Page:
Episode 211: Abed’s Uncontrollable Christmas

 

 Occam's Blazer

211 – Abed's Uncontrollable Christmas

Every Christmas season I devotedly listen to Christmas music. This tradition began when my mother bought a few CDs of Christmas music we listened to as the holiday grew near. Over the years our collection of music has grown steadily over the years song by song and CD by CD and genre by genre. Currently, the playlist of songs included hundreds of songs and dozens of hours of music of varying types from religious and secular, traditional to modern, instrumental to choral. In the past few years, protecting and adding to this playlist has become a tradition itself, as my mother and I go to great lengths to make sure the list is preserved for posterity.

Time, like life, will always flow on and a way for many to give life meaning is to signify and make an effort to celebrate time passing. For many, like me, this takes form of celebrating holidays and performing and adhering to the associates traditions and rituals. These customs are created and administered by the one or more cultures associated with these holidays, but are ore personally enforced and enriched by close family and friends. The extravagant Christmas super-playlist is just one example of the Christmas of a tradition my family and I had. While for many major holidays there are some customs and activities that are prevalent throughout a given culture, many aspects of celebrating a holiday like Christmas can vary wildly from family to family creating deeply personal memories and associations. 

One day soon, how I celebrate Christmas will change drastically. I will soon have to celebrate it on my own. While this reality, like many aspects of growing up, scare me a bit, I am excited for it as well. I will be able to celebrate Christmas and other holidays in my own fashion. Using the largely positive experiences from my own family, eventually I can have my own family and mesh my traditions and celebration style with someone else's while also creating new ones, in a beautifully illogical way. However for some people, like Abed, who was unexpectedly thrush into having to celebrate Christmas on his own after his mother left him to have her own family. Abed was unable and unwilling to cope with this sudden and sad change, thus creating the whole purpose for the episode "Abed's Uncontrollable Christmas".

There are many aspects of this episode which make it unique concept episode, even for Community. One is the title itself, which was one of the few titles of the show up to that point that wasn't based off a class or filed of study. Another obvious example is the animation style which is stop motion, not with clay, but with "sillicone dolld with foam bodies over ball-and-socket armatures." as Abed points out. The use of stop-motion animation does only seek to emulate Rankin/Bass holiday special, but to show how important the tradition of watching them with his mother and how Aben percieves the world. The animation style is closely tied to the music as well, which in large part is due to the excellent work by Ludwig Göransson. His work has alway been great, pariticularly in "Abed's Uncontrollable Christmas" where the score and songs help give the episode a festive, fantasic, and epic scope.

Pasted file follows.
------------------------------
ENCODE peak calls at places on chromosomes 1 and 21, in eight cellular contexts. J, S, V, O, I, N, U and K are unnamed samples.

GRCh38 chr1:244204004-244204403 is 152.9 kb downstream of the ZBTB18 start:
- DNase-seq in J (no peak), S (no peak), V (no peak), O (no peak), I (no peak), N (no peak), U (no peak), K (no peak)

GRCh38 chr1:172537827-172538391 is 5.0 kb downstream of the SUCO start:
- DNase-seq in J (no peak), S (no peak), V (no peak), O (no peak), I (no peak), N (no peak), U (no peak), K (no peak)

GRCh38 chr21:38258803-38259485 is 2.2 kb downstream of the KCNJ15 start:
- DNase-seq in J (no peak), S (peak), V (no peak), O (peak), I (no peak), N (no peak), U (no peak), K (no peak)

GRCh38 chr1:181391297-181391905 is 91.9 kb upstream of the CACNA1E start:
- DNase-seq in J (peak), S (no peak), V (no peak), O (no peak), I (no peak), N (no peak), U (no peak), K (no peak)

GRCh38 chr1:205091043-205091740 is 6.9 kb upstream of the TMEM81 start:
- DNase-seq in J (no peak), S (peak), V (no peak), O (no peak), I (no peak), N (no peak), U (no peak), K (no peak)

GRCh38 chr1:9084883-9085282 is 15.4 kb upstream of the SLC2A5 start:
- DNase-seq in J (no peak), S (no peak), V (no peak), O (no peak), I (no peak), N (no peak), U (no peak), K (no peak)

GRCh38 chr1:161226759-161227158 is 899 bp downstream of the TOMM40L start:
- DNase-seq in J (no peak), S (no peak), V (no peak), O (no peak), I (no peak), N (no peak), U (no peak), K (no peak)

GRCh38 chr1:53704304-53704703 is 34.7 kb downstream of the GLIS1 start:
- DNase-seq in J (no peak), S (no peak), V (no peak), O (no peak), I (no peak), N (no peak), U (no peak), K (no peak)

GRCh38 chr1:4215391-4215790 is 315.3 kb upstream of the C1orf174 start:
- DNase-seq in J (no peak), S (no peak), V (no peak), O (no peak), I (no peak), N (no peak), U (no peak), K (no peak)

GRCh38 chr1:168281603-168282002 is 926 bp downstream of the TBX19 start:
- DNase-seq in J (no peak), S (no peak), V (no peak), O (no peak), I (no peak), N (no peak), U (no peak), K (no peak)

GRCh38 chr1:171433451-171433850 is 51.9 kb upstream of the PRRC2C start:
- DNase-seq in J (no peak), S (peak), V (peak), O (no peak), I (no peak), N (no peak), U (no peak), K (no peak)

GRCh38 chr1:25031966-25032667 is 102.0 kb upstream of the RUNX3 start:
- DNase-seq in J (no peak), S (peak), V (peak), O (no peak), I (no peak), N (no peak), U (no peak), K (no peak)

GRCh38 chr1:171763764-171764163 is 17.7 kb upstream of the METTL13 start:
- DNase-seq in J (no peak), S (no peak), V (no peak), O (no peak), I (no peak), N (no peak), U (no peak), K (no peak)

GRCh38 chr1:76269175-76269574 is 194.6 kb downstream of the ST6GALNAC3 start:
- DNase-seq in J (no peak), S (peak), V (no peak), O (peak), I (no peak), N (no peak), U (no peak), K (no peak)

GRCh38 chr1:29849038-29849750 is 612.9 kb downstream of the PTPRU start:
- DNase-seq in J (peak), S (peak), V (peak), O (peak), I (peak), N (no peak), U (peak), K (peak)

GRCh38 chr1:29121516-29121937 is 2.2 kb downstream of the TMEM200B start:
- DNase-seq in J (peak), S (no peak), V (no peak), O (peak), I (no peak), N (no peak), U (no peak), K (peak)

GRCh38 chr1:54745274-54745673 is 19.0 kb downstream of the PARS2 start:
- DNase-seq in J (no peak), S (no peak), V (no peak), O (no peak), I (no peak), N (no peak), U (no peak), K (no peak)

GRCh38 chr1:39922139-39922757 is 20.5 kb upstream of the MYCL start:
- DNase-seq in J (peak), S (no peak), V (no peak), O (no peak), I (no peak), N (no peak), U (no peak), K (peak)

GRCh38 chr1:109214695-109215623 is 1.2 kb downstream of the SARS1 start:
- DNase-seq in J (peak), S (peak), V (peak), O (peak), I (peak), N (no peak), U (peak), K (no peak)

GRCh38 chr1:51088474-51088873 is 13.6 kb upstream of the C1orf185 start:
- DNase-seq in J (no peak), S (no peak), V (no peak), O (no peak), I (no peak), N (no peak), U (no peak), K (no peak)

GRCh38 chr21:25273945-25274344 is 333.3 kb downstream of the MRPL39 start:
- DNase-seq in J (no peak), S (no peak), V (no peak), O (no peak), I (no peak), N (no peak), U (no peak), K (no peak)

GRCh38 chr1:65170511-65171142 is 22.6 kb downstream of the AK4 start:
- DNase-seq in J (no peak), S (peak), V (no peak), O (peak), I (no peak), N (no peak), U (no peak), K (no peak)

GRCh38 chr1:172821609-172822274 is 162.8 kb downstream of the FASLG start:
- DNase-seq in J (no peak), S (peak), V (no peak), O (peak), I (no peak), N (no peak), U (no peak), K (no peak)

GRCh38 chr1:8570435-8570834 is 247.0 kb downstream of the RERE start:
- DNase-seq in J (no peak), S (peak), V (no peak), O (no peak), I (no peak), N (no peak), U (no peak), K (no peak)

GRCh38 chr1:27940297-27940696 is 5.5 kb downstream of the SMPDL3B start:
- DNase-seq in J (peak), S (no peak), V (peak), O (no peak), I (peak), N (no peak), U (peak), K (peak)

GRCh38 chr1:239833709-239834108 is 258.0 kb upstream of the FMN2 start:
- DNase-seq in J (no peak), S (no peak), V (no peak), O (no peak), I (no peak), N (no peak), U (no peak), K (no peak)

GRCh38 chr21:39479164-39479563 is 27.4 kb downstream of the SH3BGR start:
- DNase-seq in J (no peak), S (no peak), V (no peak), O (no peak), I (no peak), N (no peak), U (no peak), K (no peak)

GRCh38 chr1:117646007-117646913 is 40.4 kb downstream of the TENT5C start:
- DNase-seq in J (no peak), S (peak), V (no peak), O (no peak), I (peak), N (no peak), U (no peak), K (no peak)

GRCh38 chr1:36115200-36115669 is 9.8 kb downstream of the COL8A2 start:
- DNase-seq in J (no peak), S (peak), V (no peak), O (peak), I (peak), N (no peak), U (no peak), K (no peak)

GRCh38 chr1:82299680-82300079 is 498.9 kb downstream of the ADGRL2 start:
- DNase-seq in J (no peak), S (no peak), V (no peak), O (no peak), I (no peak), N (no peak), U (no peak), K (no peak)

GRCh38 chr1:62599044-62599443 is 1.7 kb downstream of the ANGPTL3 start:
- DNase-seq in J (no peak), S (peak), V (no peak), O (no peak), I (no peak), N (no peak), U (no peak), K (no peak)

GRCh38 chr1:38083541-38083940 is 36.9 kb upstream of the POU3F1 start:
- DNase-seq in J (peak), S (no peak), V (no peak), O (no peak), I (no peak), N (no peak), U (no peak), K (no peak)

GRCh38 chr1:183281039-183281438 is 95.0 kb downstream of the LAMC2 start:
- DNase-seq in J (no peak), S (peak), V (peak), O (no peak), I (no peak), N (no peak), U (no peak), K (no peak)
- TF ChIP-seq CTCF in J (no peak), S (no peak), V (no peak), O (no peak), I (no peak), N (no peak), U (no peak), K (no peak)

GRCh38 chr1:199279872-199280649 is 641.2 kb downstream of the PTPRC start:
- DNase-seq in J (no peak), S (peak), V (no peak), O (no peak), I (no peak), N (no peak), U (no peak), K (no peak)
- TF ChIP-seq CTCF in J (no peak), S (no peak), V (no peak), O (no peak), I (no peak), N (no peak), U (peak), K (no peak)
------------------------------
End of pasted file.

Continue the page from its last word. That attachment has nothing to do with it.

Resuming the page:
The structure of the episode, especially once Duncan and the study group reach Planet Abed, serve not only to plot in order to find the meaning of Christmas, but provides meaningful character moments as well in their interactions with Abed and each other as well as Abed himself. The fact Abed percieves the world in stop-motion animation in the first place, speaks to a common character theme of him primarily relating to the world via pop culture and his imagination while it also foretells of the negative impacts this would have on himself in season three. The self-proclaimed "Wonka-style" character elimination model of Planet Abed, has it's own dark self-interest with Abed destroying or removing anyone who gets in the way of finding the meaning of CHristmas, albeit in an imaginary setting. Willy Wonka, like Abed in this episdoe,  has a facsinating and sort of unsettling edge about him, in that he was readily willing to put people in danger to teach them a lesson in their very particular world-view. The quest to find the meaning of Christmas is done on Abed's terms with his own rules. Those who do not believe in him or wish to participate need not apply.

Abed has shown a capacity to use people in the study group to deal with his own family issues as well, dating back to "Introduction to Film" early in season 1. The trauma from his mother leaving him for her new family is certainly grounds for Abed to lose touch with reality, and sets the groung for what would happen with his character in season 3. He has manipulated the group for better or for worse, like with the menstual cycle charts we found out he keptin "Cooperative Calligraphy" that helped make the group more harmonious, despite being damn creepy and Abed' s propensity to be selfish and self-indulgent in his perception and activities would come to a head a season later in Virtual Systems Analysis. However, in this episode, Abed was able to overcome some of his flaws and grow. After the study group united to help him defeat Duncan's fight against celbrating Christmas, he was able to realize that Christmas now meant celebrating it with the study group. As Duncan said, "Reality always wins." but it can certainly become more palatable when gone through together with close friends.

This episode wasn't all about Abed though, in fact the other characters are vital for this episode to work at all. Perhaps most importantly is the role Professor Duncan plays in this episode. Set up as a villian who enabled Abed to find the meaning of Christmas to fulfil his own avarice and self-interest seeing ABed's problem's as little more than interesting and publishable. As the episode goes on, Duncan relives his painful Christmas memories, he tries to downplay the meaning of celebrating Christmas at all. While his actions were certainly less than admirable, he wasn't totally off-base. "Reality always wins" in one way or another. The temporary insanity of things like CHristmas can be healthy, but Abed does need to deal with the fact his mother has moved on, and deal with other things in general. What Duncan says here takes a foreboding quaility when considering the direction Abed goes in season three.